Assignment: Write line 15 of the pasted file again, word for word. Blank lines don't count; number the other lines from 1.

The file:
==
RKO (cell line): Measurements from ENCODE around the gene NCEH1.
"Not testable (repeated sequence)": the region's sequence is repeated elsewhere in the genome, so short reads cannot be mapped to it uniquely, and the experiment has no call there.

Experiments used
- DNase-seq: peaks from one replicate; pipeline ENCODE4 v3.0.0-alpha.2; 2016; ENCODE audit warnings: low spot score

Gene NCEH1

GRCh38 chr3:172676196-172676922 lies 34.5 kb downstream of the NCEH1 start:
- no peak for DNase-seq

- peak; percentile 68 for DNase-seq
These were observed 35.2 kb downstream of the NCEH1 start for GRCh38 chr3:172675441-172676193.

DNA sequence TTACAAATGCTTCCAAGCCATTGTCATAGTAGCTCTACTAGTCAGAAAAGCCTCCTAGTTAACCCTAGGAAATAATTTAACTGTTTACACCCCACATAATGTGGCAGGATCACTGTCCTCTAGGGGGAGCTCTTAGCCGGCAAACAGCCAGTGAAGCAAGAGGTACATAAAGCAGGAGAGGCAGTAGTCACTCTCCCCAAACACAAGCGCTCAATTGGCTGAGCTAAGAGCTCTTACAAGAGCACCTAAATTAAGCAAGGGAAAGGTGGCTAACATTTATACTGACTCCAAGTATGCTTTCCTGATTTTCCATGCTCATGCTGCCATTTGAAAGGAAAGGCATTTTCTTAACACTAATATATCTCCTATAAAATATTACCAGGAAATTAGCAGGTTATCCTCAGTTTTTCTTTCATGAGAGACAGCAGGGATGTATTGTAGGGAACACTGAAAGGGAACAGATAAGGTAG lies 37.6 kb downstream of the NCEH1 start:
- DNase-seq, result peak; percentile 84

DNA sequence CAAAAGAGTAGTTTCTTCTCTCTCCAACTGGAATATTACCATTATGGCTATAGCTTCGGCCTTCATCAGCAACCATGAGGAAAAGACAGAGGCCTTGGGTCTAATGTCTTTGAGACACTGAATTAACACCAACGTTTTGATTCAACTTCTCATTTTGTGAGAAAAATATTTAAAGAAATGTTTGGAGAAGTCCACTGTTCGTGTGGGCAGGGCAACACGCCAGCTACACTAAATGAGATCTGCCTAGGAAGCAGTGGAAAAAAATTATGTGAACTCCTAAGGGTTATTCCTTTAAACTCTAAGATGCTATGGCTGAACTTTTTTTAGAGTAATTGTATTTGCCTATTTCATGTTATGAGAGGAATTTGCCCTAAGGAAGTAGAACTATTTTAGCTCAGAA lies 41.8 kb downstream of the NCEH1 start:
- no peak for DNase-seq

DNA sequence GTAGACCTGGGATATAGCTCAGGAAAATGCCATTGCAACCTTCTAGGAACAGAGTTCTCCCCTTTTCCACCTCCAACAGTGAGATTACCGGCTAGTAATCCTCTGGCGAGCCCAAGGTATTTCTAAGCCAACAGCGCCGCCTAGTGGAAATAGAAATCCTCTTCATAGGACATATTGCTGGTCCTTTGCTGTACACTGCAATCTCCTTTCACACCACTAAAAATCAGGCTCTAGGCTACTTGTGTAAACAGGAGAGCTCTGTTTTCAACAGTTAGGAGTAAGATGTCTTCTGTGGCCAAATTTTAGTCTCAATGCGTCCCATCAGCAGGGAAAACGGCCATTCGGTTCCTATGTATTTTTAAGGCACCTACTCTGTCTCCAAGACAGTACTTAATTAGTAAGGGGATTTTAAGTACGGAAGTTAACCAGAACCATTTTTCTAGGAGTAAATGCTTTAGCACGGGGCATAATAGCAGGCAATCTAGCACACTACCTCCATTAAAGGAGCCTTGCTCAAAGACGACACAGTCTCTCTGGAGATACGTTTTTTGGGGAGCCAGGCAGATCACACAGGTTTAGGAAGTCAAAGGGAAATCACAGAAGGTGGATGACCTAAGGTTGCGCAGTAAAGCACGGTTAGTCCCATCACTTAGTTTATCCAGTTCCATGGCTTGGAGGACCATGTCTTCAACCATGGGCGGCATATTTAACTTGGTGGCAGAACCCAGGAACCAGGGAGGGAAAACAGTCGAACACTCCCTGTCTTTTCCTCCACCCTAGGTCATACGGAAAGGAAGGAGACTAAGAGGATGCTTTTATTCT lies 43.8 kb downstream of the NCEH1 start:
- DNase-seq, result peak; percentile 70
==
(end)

- DNase-seq, result peak; percentile 70